So Girlfriend has gone off to Chile for a fortnight to heal the earth through self improvement X 🙂
We have not. 😦
Never mind, we are instead left in charge of her house which includes these wonderful creatures
and an enormous bbq. I think I’ve mentioned my bbq envy before.
Well if we can’t be in South America, we can certainly bring a little South America to our table. We are all Asado tonight.
Asado Pollo. (Bbq Chicken).
1 per person – butterflied poussin/ spatchcock/ young chicken – ask the butcher to do this. OR check out my video below to see how to do it yourself. Probably don’t get the kids to do this one.
Pebre – bit like a chimmi churri or mojo salsa – see recipe below
salt and pepper
Pre- heat the bbq to a moderate heat. Make sure the grill side is clean. Flat plate is fine in lieu of a grill. Rub the bird with salt, pepper and oil. Place skin side down on the grill, place paper on top and carefully place the flat plate (or a brick wrapped in foil) on the flesh side to flatten it out.
Remove after 5 minutes.
Brush both sides with some pebre and return to the grill skin side down for a further 5 minutes, turn over and cook the flesh side gently for a couple of minutes.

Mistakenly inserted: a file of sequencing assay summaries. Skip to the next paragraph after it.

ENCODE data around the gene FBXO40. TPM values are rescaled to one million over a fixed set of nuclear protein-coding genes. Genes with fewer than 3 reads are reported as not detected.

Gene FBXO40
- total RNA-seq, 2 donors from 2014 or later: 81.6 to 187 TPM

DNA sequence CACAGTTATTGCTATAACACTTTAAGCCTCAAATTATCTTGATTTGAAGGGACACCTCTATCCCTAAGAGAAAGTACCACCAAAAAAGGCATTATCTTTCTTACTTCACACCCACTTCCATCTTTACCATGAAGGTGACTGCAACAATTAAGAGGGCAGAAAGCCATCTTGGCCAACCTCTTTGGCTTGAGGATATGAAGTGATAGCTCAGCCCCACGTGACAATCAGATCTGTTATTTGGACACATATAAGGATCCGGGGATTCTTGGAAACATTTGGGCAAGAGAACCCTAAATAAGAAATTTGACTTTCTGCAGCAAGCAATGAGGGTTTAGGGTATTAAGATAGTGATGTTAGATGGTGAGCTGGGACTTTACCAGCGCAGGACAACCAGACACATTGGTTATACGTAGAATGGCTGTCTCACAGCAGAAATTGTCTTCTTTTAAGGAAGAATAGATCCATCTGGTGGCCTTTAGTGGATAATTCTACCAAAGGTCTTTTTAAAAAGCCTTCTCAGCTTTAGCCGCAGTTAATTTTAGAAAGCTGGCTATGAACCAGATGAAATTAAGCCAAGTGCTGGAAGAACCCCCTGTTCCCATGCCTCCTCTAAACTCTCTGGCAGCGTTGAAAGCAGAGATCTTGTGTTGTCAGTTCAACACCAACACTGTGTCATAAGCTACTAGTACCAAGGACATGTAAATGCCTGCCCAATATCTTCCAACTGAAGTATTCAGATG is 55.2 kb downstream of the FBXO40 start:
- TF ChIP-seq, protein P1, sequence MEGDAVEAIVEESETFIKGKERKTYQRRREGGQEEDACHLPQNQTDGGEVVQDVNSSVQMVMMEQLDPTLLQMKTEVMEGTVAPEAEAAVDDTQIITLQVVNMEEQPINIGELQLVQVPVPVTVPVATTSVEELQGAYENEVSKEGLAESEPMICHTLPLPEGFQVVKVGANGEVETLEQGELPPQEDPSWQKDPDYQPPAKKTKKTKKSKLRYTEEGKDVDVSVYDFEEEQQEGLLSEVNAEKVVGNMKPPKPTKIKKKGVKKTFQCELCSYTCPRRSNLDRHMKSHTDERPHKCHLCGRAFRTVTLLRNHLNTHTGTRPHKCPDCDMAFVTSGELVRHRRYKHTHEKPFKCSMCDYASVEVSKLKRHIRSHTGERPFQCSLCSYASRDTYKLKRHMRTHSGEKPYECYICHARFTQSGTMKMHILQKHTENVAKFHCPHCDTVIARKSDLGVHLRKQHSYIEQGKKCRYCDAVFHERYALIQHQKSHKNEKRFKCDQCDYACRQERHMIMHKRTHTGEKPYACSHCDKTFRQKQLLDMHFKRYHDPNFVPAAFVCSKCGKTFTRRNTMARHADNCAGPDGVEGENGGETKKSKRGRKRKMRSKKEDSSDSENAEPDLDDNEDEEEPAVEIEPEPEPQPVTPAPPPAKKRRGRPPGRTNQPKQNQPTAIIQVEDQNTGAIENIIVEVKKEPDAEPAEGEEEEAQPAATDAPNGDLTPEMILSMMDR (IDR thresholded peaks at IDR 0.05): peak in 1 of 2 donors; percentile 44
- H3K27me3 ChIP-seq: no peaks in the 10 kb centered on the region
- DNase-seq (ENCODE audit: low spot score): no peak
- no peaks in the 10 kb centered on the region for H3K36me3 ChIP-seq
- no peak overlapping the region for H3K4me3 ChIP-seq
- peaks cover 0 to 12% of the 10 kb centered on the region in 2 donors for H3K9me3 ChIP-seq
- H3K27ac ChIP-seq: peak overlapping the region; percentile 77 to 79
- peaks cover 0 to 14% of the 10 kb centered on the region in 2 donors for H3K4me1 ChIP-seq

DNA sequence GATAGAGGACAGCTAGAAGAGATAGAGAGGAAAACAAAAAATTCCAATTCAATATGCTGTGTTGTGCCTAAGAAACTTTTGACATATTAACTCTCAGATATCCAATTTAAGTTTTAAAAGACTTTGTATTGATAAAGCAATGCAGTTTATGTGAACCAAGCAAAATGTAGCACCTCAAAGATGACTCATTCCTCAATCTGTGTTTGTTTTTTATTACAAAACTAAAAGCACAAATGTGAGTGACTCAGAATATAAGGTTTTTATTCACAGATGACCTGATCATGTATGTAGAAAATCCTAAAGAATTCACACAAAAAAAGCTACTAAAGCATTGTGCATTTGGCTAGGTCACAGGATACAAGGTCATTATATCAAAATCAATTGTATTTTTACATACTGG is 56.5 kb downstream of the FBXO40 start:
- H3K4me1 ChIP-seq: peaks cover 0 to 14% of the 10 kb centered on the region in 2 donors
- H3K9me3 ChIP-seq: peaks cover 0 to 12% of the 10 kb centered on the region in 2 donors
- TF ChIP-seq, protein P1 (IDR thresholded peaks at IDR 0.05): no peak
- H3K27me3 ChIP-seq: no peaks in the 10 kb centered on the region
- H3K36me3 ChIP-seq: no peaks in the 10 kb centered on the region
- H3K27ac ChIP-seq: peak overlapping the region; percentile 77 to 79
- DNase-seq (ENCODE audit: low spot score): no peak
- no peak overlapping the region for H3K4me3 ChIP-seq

Serve straight up with extra pebre and whatever else you like.
What Kid Did
1/2 a bunch coriander
1/2 a bunch parsley
3 spring onions
2 garlic cloves
2 long red chilli – deseeded
1 cup olive oil
zest from 1/2 a lemon
1/2 teaspoon salt
Wash the herbs, place everything in a blender and blitz until it’s a nice smooth runny sauce.
We added far too much garlic (after a unanimous vote to do so) and blended ours a little too far. But we don’t mind admitting our mistakes.
Stick to the 2 cloves and blend on pulse or use a mortar and pestle.
Pebre often has chopped tomatoes added to it to make Chiancho en Piedra.
Butterflying a chicken – this is my first instructional video, shot by me. There are no voice instructions and You Tube probably won’t let you watch it anyways.
Go easy right, L plate video maker ahead.
The term Spatchcock applies to the action of removing the main frame from poultry to flatten it out ready for a faster method of cookery such as the bbq. It has become synonymous with what the French call ‘poussin’ (puss – ahn) or a young chicken.
But really you can spatchcock anything from a quail to a turkey if you like.
If you order spatchcock in a restaurant you’ll no doubt get a butterflied young chicken, like in the video.
We chefs love them because they tend to have a lot more flavour than a larger chicken, they cook quickly and tend to stay moist.
Kid loves this because it’s covered in yummy, crispy skin. And too much garlic.